He went head-to-head with Woods in the final round of last year’s US Open and was beaten only when he parred the last hole to miss out on the play-off in which Woods beat fellow American Rocco Mediate.
Westwood took real heart from how he coped there and his next big chance came at The Open in July. A closing birdie would have made him champion, but he bunkered his drive and then three-putted for a bogey that left him one behind Stewart Cink and Tom Watson.
Third as well in the US PGA a month later, Westwood goes into the new year confident he has what it takes now – whether Woods is present or not.
Two majors were played during Woods’ eight-month lay-off following knee surgery last summer and they were both won by Harrington.
The 38-year-old Dubliner went to world number three as a result and had an opportunity this season to be the man to take over at the top.
Instead he embarked on swing changes to try to improve his game and went into a mini-slump which included five successive missed cuts.
Harrington has arrested that slide, though, and since The Open has had no fewer than nine top 10 finishes – the same as Westwood – in 12 starts.
Unlike Westwood he has not won in that time and he has had some nightmare holes, but unlike Westwood he has emerged triumphant from the pressure cooker of majors.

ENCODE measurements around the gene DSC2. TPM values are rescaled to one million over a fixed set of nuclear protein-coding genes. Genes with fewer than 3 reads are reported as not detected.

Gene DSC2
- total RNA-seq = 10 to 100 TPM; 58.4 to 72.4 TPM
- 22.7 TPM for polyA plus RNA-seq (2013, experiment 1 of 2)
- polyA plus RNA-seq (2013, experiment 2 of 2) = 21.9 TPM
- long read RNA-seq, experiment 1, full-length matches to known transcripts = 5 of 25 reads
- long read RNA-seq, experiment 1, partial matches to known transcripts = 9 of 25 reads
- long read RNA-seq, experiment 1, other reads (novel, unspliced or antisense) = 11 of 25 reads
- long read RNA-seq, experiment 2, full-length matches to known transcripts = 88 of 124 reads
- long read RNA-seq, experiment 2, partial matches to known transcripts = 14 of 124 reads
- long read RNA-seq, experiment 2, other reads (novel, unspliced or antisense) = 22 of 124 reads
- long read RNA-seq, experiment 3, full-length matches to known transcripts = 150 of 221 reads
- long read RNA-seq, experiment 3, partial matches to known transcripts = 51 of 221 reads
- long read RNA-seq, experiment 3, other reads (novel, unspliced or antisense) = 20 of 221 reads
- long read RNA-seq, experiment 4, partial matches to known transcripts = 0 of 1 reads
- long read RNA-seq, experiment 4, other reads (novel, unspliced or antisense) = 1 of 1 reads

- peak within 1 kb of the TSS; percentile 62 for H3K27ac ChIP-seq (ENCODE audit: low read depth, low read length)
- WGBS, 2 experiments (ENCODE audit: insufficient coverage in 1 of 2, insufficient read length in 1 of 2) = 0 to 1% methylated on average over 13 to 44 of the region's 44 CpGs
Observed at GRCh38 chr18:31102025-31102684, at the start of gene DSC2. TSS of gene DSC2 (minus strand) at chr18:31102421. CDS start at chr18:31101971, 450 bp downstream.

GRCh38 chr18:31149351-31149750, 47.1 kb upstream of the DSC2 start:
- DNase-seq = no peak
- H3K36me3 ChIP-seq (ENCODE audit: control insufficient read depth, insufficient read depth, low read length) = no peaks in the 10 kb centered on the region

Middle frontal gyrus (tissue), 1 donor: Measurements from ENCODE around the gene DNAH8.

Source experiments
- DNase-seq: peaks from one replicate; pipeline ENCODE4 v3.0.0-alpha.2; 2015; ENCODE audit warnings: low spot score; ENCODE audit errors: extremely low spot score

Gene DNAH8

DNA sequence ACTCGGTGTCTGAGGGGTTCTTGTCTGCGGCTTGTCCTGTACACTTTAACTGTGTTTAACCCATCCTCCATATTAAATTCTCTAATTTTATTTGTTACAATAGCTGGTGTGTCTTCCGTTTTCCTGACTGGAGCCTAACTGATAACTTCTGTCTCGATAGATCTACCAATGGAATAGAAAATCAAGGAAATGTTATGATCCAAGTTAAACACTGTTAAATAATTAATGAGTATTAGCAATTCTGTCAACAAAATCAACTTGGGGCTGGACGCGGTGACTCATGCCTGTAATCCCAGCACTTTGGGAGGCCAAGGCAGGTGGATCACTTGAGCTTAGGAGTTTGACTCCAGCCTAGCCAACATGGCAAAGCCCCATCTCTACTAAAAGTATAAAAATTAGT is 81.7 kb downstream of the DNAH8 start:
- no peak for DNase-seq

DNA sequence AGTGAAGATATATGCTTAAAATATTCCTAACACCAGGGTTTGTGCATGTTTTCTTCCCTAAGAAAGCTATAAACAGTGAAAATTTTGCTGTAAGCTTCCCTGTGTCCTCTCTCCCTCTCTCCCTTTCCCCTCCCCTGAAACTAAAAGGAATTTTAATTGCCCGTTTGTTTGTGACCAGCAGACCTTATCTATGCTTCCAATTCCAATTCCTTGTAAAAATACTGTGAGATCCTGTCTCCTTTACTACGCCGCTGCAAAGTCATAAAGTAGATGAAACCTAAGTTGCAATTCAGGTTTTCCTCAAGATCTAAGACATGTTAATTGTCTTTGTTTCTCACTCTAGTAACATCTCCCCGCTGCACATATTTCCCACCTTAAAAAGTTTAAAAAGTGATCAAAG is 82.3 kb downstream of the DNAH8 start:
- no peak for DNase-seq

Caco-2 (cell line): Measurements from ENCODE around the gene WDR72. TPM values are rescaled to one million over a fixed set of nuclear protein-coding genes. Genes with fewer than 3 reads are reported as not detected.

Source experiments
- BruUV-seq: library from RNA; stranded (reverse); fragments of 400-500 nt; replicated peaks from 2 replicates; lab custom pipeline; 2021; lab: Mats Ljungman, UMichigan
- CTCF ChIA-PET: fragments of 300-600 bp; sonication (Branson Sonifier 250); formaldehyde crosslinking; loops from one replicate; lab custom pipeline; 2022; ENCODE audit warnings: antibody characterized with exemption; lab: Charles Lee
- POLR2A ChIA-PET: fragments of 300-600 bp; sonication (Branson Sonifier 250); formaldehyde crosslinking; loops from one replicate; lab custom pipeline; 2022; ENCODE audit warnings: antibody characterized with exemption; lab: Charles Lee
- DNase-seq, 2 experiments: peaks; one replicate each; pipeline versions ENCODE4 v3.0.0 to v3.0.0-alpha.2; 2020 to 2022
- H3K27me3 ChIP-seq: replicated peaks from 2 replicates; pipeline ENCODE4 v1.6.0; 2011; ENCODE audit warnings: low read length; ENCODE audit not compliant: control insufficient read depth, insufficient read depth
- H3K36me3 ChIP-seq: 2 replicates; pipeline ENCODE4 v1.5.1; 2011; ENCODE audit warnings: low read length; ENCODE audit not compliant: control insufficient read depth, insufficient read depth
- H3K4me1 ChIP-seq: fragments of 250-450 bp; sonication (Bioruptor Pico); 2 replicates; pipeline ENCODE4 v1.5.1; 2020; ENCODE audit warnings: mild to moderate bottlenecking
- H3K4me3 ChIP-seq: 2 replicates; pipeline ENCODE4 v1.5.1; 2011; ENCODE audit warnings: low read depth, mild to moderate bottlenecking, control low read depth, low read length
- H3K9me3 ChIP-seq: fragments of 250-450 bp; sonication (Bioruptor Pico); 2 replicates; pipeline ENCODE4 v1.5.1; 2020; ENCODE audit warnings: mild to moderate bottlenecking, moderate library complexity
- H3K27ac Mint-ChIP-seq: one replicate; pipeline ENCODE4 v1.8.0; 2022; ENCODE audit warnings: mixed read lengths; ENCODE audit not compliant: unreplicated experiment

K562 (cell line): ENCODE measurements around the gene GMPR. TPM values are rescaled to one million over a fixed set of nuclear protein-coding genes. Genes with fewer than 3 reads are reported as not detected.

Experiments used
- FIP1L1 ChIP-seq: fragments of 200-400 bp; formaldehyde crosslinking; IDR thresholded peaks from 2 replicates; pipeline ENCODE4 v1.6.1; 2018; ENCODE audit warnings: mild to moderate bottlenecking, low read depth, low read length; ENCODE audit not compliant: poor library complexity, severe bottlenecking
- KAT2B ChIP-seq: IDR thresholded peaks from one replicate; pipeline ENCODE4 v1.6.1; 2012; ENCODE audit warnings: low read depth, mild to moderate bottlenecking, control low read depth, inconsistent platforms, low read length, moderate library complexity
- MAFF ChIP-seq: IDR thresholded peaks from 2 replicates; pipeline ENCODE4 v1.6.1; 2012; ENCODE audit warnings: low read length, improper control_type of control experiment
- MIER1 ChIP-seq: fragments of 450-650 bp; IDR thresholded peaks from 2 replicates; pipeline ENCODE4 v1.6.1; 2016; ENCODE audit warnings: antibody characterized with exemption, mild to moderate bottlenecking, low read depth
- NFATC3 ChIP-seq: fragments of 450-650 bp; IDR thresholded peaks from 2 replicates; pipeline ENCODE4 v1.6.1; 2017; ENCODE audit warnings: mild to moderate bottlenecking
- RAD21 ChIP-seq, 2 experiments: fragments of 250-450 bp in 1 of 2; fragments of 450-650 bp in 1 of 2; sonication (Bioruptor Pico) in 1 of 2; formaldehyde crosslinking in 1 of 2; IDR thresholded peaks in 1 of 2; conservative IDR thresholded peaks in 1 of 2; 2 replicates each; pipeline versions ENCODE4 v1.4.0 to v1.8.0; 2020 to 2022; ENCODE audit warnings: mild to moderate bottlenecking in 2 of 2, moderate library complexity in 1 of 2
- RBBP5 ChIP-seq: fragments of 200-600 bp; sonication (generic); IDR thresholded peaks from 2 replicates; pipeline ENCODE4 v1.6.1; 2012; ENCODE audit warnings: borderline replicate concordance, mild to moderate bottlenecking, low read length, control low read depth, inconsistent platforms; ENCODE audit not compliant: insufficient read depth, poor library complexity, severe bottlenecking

He has even done it with Woods in the field. The American was 12th when Harrington won at Carnoustie in 2007.
The boy wonder of European golf was only 19 when he beat a quality field at the Dubai Desert Classic in February and huge things are expected of the Northern Irishman.
McIlroy, an amateur star whose greatest round however for as long as he plays may well remain the 61 he shot at Royal Portrush when just 16, has decided to join the tough US Tour next season.
He has already shown he can prosper on the big stage over there. He reached the quarter-finals of the Accenture World Match Play, came 20th on his Masters debut, 10th in the US Open and tied for third at the US PGA.
The former Walker Cup player was second to Westwood on the Order of Merit and lies second to him in the race for places in the Ryder Cup.
Such has been his rapid progress that it will be a massive surprise if he does not qualify for a debut at the Celtic Manor Ryder Cup matches in October – and even if he doesn’t, captain Colin Montgomerie may well include him among his three wild card putts.